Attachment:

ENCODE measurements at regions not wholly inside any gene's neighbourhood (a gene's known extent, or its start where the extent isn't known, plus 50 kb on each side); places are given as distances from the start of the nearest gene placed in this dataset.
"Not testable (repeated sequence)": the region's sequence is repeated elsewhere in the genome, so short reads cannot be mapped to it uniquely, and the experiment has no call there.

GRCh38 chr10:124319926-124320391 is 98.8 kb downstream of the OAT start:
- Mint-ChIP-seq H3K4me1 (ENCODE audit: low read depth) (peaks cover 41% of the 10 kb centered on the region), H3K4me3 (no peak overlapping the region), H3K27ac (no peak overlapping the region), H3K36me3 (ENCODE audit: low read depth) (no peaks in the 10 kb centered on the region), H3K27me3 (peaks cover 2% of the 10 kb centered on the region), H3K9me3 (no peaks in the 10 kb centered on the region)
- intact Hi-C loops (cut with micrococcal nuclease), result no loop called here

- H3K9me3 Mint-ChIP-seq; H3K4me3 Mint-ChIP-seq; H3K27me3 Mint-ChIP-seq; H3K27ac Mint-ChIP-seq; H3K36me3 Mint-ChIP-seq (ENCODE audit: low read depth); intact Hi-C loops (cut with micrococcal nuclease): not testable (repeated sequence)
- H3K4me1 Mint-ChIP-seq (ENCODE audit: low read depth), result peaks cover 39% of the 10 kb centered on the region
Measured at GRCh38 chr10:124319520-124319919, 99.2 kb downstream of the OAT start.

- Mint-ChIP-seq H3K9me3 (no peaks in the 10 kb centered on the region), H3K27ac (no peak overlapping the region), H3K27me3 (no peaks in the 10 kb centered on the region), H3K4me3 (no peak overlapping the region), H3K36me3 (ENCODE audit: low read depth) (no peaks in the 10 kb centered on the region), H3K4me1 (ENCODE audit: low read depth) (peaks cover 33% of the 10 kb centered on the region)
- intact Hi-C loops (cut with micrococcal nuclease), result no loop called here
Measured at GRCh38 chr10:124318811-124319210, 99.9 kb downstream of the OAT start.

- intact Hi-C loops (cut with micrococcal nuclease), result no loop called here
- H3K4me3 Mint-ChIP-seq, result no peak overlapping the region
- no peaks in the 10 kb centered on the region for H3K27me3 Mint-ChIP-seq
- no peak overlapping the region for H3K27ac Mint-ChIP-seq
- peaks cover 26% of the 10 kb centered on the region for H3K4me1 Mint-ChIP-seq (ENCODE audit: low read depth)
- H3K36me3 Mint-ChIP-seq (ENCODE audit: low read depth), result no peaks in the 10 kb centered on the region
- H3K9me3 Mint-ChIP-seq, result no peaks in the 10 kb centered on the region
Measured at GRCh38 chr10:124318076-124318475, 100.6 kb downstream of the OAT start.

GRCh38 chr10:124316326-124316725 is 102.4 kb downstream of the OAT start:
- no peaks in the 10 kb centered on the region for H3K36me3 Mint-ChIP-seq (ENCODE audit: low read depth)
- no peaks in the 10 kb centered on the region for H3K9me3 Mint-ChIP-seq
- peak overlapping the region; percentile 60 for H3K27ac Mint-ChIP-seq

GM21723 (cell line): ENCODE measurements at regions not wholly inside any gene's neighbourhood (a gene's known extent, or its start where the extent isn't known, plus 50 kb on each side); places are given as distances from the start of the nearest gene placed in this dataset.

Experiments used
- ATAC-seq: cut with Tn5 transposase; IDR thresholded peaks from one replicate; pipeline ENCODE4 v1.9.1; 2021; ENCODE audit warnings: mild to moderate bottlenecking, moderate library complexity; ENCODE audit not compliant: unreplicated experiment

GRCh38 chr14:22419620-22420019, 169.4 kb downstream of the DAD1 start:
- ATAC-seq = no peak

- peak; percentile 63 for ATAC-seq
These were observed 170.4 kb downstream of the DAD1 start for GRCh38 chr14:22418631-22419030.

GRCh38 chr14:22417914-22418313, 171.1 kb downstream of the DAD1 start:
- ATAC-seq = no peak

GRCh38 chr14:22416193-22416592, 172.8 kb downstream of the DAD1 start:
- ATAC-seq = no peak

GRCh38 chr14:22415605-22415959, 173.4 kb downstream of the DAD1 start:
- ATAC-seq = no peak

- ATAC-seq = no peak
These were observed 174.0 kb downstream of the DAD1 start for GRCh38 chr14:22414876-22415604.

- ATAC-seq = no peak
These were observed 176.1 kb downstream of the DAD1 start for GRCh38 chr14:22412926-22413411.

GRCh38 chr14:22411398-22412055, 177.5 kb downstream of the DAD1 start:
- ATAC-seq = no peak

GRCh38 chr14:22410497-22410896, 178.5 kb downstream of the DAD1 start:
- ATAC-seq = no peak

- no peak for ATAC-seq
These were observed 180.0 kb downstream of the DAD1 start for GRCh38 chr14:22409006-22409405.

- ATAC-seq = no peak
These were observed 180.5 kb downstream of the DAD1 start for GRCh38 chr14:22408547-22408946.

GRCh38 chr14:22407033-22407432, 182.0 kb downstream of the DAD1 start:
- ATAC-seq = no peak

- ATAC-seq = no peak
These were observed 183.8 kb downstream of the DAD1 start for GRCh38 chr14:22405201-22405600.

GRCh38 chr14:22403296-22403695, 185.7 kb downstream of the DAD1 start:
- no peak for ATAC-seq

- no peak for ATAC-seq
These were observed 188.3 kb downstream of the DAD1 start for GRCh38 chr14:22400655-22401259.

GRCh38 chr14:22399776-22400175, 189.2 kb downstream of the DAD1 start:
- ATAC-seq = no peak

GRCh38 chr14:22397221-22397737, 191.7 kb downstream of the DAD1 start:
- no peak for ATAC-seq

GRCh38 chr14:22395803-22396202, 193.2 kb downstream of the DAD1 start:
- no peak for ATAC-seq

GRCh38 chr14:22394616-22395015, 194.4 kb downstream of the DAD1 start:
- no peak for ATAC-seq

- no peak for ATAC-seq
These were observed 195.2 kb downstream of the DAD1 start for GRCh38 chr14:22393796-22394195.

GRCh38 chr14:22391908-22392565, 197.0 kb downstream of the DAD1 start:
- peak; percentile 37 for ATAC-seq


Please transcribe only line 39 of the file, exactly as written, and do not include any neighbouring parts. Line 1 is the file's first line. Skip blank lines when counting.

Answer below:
- ATAC-seq = no peak